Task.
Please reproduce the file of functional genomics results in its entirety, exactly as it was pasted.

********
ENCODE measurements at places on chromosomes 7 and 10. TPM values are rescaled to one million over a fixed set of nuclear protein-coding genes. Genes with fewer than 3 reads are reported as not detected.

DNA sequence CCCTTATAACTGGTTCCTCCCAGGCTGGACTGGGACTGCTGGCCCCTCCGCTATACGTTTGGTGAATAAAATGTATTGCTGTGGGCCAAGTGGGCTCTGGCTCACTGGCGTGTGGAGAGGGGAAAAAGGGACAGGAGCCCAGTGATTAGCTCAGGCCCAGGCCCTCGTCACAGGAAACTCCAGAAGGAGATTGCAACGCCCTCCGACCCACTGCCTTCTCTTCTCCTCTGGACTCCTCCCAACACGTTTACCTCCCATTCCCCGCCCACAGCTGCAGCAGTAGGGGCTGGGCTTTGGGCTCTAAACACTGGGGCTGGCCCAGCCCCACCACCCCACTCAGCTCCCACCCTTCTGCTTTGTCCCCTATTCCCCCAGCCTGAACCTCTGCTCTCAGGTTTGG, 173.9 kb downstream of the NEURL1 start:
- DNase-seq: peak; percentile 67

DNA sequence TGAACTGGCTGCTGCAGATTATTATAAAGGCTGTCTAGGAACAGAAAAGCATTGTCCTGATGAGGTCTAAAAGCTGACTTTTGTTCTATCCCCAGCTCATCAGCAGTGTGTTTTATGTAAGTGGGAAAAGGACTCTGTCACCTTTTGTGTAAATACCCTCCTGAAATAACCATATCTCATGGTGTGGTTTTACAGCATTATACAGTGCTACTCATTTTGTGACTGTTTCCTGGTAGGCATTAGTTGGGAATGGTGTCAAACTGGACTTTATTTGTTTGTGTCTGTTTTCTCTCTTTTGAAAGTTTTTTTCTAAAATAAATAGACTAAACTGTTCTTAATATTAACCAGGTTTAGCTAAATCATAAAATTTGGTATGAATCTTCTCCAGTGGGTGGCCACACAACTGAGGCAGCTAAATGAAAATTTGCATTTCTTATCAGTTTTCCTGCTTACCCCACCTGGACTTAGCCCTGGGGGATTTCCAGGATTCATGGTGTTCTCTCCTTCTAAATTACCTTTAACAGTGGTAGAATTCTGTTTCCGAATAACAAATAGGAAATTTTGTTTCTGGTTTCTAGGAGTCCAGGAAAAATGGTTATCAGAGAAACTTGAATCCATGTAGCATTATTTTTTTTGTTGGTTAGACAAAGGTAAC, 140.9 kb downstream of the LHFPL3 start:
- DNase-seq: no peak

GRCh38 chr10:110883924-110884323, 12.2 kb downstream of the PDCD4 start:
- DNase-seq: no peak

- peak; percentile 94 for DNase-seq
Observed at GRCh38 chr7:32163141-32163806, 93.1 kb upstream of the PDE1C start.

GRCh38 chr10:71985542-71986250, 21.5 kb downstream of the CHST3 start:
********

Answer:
ENCODE measurements at places on chromosomes 7 and 10. TPM values are rescaled to one million over a fixed set of nuclear protein-coding genes. Genes with fewer than 3 reads are reported as not detected.

DNA sequence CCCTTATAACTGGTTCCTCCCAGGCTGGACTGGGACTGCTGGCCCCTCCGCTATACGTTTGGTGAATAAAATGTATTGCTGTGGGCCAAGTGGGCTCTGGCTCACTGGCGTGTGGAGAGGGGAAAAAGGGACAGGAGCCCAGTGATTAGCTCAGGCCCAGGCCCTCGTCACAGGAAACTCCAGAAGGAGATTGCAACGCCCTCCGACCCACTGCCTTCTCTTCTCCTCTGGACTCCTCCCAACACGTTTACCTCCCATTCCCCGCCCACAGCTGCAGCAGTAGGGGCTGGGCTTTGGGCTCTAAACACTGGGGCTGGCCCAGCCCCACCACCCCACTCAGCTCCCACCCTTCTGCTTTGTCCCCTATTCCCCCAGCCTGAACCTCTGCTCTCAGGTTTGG, 173.9 kb downstream of the NEURL1 start:
- DNase-seq: peak; percentile 67

DNA sequence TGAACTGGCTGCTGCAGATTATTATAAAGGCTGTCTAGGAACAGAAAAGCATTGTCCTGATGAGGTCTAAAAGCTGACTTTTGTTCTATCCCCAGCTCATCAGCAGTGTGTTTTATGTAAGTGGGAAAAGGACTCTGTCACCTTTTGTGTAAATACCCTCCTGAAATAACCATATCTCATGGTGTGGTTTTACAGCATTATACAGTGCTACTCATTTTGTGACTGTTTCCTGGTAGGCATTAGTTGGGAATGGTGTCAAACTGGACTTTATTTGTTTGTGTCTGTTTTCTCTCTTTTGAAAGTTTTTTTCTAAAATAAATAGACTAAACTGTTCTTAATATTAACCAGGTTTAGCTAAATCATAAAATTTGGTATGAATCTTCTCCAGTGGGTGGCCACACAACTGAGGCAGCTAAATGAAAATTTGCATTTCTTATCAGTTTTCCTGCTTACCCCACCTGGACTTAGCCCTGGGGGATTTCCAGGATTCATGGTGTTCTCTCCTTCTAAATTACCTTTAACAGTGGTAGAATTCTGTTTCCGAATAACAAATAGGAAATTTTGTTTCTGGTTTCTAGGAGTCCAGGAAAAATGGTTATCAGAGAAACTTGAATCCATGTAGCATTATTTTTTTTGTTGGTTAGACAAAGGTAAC, 140.9 kb downstream of the LHFPL3 start:
- DNase-seq: no peak

GRCh38 chr10:110883924-110884323, 12.2 kb downstream of the PDCD4 start:
- DNase-seq: no peak

- peak; percentile 94 for DNase-seq
Observed at GRCh38 chr7:32163141-32163806, 93.1 kb upstream of the PDE1C start.

GRCh38 chr10:71985542-71986250, 21.5 kb downstream of the CHST3 start: